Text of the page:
This begs the question, why is an extrinsic monetary reward scheme imperfect?  Because it is human nature to be socially connected; it is a primal instinct…for most, and in the end it often outweighs individual, secluding self-interest.  What is the point of an opulent palace with opulent toys on a grossly opulent island, if there is no one at all to enjoy it with?  Stiglitz goes on to write:

“The reason that [incentive pay] economic theory failed to gauge accurately the effectiveness of team incentives is that it underestimated the importance of personal connectiveness.  Individuals work hard to please others in their team – and because they believe it is the right thing to do.  Economists overestimate, too, the selfishness of individuals (though there is considerable evidence that economists are more selfish than others, and that economics training does make individuals more selfish over time) [particularly when resources, opportunities, and rewards are scarce/hoarded; ala the 2012 film The Hunger Games].  It is thus perhaps not surprising that firms owned by their workers – and who therefore share in the profits – have performed better in the crisis and laid off fewer employees.”

All four must be equally balanced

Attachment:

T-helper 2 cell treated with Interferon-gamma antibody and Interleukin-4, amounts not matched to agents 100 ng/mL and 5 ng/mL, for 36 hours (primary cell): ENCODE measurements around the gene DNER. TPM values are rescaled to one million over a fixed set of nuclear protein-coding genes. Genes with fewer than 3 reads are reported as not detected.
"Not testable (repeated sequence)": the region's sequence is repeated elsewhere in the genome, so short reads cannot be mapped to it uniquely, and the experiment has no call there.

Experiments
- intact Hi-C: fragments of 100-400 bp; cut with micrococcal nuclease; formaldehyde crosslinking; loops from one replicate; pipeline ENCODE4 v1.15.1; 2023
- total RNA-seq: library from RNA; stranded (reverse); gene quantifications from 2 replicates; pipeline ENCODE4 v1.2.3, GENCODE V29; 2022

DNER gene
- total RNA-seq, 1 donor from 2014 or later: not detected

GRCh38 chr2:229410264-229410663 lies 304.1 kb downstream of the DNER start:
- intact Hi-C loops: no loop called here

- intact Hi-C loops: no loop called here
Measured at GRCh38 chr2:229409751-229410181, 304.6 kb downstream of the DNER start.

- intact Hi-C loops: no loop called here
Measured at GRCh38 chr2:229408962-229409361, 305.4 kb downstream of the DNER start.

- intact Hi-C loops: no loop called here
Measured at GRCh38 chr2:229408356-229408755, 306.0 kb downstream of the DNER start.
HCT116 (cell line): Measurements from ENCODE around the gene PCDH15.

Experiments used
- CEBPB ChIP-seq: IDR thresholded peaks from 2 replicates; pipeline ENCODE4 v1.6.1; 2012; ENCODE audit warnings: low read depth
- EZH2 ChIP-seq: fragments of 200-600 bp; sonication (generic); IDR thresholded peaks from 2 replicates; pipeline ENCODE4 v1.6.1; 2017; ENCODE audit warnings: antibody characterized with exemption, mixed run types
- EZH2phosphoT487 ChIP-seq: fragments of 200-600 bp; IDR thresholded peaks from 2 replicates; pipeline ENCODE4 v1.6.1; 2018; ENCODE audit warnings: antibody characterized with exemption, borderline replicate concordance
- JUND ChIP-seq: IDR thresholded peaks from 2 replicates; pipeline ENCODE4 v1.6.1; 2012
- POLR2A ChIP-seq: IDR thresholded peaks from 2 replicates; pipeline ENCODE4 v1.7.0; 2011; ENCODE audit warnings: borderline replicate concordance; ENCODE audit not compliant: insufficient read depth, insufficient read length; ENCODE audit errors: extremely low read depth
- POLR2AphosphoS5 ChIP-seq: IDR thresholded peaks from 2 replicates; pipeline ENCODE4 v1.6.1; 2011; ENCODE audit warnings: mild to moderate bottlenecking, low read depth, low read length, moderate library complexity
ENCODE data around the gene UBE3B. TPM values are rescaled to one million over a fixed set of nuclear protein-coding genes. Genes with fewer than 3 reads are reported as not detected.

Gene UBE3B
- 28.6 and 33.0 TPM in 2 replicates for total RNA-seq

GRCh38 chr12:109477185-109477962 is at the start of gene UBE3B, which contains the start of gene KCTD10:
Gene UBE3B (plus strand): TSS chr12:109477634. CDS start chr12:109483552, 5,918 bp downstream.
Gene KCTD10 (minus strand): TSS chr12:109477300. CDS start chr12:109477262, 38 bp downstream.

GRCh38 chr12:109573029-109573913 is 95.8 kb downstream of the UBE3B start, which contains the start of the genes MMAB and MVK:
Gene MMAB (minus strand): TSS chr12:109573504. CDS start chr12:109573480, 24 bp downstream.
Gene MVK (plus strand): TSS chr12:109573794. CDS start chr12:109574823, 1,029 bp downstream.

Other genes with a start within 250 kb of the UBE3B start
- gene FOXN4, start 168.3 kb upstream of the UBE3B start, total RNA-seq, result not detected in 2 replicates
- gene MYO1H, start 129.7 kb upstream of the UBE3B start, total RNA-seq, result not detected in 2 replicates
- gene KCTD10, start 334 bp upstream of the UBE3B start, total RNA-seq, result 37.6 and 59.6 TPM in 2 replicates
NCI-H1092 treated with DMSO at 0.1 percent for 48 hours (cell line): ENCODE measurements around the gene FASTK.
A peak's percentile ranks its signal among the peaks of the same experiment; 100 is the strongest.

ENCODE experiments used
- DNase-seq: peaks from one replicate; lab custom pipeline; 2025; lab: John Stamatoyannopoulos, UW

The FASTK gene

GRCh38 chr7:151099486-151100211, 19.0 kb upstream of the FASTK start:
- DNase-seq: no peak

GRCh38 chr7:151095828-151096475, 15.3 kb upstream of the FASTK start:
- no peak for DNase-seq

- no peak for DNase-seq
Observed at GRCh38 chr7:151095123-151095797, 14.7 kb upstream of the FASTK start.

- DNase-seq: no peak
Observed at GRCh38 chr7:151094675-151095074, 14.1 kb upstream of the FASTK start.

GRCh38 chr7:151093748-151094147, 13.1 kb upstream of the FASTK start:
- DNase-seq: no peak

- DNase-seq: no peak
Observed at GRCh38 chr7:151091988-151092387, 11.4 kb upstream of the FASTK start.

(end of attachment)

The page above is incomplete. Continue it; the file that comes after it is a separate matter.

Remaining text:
All four must be equally balanced

Many incentive pay schemes will never be able to fully ignite the best of human-worker performance because often monetary rewards, extrinsic gains, fall short of a greater good.  Why?  Because all four types of human motivation (table on right) must be as closely balanced as possible for a person to be peacefully satisfied.  This is just as true in economic and political laws and policies.

As a result of the Right’s shortsightedness, i.e. underestimating the real costs of socio-economic inequality and overestimating the costs of fixing it through progressive taxation and public spending, America needlessly spins its congressional and executive wheels in gridlocked hyper-partisanship  eventually invoicing her 90 percentile taxpayers.  President Reagan pushed for a less progressive tax system, lowering taxes on the top 1 and 10 percent, claiming that would raise more funds due to increased saving and worker productivity.  He was incorrect:  tax revenues plummeted.  H.W. Bush’s cuts had the same effect:  an increased deficit.  During President Clinton’s administration, taxes were raised on the top percentile and the United States enjoyed a brief time of rapid growth and a minor decrease in economic inequality.  Then George W. Bush entered office and…well, we had the 2008 financial crisis in which the majority of Americans, indeed the lower poorer classes, are still suffering.  Naturally, the Right contends that if the marginal Americans paid 100% of their taxes, then “incentives” for the public would be harmfully weakened.  But this claim is really nothing more than crying wolf.  Stiglitz points out:

“…University of California professor Emmanuel Saez, Thomas Piketty of the Paris School of Economics, and Stefanie Stantcheva of the MIT Department of Economics, carefully taking into account the incentive effects of higher taxation and the societal benefits of reducing inequality, have estimated that the tax rate at the top should be around 70 percent – what it was before President Reagan started his campaign for the rich.”